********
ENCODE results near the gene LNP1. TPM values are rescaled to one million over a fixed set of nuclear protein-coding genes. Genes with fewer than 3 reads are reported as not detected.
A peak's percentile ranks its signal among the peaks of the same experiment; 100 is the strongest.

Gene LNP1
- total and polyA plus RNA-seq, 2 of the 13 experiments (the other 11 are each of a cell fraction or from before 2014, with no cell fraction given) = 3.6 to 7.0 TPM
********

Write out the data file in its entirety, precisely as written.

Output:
ENCODE results near the gene LNP1. TPM values are rescaled to one million over a fixed set of nuclear protein-coding genes. Genes with fewer than 3 reads are reported as not detected.
A peak's percentile ranks its signal among the peaks of the same experiment; 100 is the strongest.

Gene LNP1
- total and polyA plus RNA-seq, 2 of the 13 experiments (the other 11 are each of a cell fraction or from before 2014, with no cell fraction given) = 3.6 to 7.0 TPM